Good answers from a lot of people, but I can see one flaw: The premise that only one ship will be sent. What civilization will only send one ship on a one-way 500-year journey? Surely in 500 years other ships would also be sent to the same destination. Some of these might well be faster and could therefore arrive before the original vessel even gets there....


8

You said that when an object passes through a pair of stargates, then its velocity will also be transferred. So with some applied orbital dynamics and multiple pairs of stargates which you send through each other, you might be able to reach some really impressive speeds. Create a pair of large stargates (1A and 1B). Place 1A on a very large orbit around ...


7

The colonists’ language wouldn't change very much in 500 years. Small populations have slow language change, because they don’t have the diversity and the sheer number of people for much linguistic innovation. For example, Icelanders can still read and understand 10th century Norse sagas because the language hasn’t evolved beyond comprehensibility in a ...


6

if after 500 years, another ship arrives from Byzantium, would the Byzantines be able to understand the language of the colonists, or would the two varieties of Greek have diverged so much by this point that the groups would not be able to understand each other? OK, I'm not a linguist. So, I can't say how or how much would language change in 500 years after ...


6

The Korean Peninsula Let's start with the basics; to support a large city you need water and food. The Korean Peninsula isn't known for its abundance of arable land because of the mountains (but we'll get to those) but there is still enough arable land to support a colony of the size you describe. It's estimated that around 22% of South Korea's landmass is ...


6

Not long at all, depending on political and economic will. You have instantaneous FTL and the capacity to build (presumably pretty good) space stations. You can ‘colonise’ literally as fast as you can build cheap stations with a one-shot FTL Drive and pop them to another star. If the first country to colonise a system gets to claim it you can expect things ...


5

Depending on what you mean by 'Terraformed', anywhere from 100 years to more. Your terraforming process needs to have not just converted the composition of the atmosphere to a similar composition to Earth, but to also: Ensured the phosphates in the soil are removed Ensured the planet has a similar atmospheric pressure Ensure constant rainfall (but not too ...


5

Since travel is instantaneous, the real question is economic. Basically it is the time and resources it takes to build FTL vehicles, and the time it takes to transport sufficient personnel, materiel and equipment to settle a solar system. Essentially assume a long-term economic growth of around one percent (1%) per annum. This is, from memory, the long-term ...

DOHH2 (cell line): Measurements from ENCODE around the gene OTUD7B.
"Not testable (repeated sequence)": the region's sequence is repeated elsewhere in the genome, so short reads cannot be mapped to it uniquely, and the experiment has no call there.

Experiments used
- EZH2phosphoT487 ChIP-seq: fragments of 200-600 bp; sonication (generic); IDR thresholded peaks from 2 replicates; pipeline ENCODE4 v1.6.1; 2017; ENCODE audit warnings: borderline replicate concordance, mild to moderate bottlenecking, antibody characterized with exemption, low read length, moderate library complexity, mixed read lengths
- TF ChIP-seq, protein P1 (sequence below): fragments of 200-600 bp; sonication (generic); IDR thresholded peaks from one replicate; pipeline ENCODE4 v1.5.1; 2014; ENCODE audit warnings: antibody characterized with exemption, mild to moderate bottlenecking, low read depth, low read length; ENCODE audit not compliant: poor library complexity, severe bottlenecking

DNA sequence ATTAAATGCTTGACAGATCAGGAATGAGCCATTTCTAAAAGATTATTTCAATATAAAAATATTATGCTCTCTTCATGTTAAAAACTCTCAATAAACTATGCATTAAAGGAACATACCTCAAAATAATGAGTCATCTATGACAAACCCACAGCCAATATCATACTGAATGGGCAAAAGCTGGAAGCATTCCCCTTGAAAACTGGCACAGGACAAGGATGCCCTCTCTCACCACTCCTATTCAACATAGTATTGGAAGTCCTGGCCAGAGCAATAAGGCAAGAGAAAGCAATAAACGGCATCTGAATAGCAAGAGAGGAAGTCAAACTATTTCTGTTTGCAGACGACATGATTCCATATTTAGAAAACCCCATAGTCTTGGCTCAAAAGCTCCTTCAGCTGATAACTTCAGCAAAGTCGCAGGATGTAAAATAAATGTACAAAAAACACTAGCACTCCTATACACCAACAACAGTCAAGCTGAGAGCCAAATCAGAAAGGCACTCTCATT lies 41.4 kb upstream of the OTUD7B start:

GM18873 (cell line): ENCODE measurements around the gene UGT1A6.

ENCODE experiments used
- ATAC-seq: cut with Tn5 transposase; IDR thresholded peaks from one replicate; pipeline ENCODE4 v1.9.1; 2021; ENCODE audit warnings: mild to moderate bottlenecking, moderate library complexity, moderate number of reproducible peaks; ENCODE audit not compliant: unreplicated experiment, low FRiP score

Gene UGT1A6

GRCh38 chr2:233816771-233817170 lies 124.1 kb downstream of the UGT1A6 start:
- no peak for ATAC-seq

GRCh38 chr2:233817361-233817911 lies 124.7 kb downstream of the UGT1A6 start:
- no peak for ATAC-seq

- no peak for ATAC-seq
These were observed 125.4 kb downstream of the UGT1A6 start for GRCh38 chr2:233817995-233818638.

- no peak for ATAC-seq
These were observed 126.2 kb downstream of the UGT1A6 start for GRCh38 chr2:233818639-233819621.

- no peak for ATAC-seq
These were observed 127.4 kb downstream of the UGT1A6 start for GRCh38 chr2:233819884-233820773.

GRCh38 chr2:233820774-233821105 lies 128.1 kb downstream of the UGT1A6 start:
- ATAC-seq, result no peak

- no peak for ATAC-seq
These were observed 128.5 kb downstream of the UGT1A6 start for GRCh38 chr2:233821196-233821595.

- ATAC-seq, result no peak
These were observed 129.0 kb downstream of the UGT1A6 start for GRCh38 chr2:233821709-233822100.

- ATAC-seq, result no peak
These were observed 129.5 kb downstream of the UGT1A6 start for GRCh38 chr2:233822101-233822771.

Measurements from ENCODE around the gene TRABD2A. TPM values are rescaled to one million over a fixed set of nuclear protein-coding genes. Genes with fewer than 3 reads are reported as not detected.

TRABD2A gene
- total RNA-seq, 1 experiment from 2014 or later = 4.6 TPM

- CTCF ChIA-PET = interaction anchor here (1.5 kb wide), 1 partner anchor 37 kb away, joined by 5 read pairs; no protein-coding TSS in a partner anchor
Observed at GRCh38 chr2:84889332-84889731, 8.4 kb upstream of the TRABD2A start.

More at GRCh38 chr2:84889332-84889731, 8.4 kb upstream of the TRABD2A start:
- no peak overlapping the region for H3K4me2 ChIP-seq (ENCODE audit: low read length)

5

The top priority will be fertility. They will need 3-5 children per couple, perhaps more if the planet is dangerous (native life, environment, whatever). With only 500 people, that's not nearly enough to bring along all the specialties required for a modern civilization... Charles Stross has speculated on his blog that that's north of 100,000 distinct, ...


4

Kind of? Despite what others said, temperature is not actually your problem. Pressure is. The pressure on surface is over 90 times what you want inside your habitats. Not to mention that pressure comes in the form of super critical carbon dioxide at 740 kelvins. What this means is that the ratio of temperature difference is smaller than the ratio of ...


4

Stay in space After generations, the spacegoers are culturally adapted to living in space. They can build and maintain their habitats, can gather resources they need, and can maintain a human society. Else they would have died out. They already solved all the hard problems of survival. So settling a planet is optional to them. Nobody alive has lived on a ...


4

Don't expect it to happen anytime soon (100's of years). Skeptical answer is to expect it (complete terraforming of Mars) to not happen at all. As per Wikipedia and Space.com the atmosphere of Mars is 95% carbon dioxide (== no oxygen) atmosphere is 100 times thinner than earth (== no air) Average temperature at equator of atmospher is 5 degree centigrade (=...


3

Windpower, geothermal, beamed power, fission and fusion The kind of planet you are describing is a super-earth or mini-neptune. Given its location it will have a substantial hydrogen atmosphere and a significant part of its mass will be ices (water, ammonia and methane). If there is a surface, it will be an ice desert under a high pressure atmosphere, kind ...


3

Cripes! Your mad scientist comes from Alice Springs. He'd know about saltbush. It's native to the Australian Outback. If he can do time travel, then breeding salt-resistant plants will be easy. Why bother with 6% of the planet's surface. Seed the 94% of the planet's surfave with haline-tolerant plants. After 400 million years of a well vegetated world &...


3

Will they understand each other? Maybe? A little? Take a look at English. 600 years ago, Chaucer wrote this paragraph: Wepyng and waylyng, care and oother sorwe I knowe ynogh, on even and a-morwe,' Quod the Marchant, 'and so doon oother mo That wedded been.' (copied from Wikipedia) Some of it is familiar to us ("Merchant"). Some of it we could ...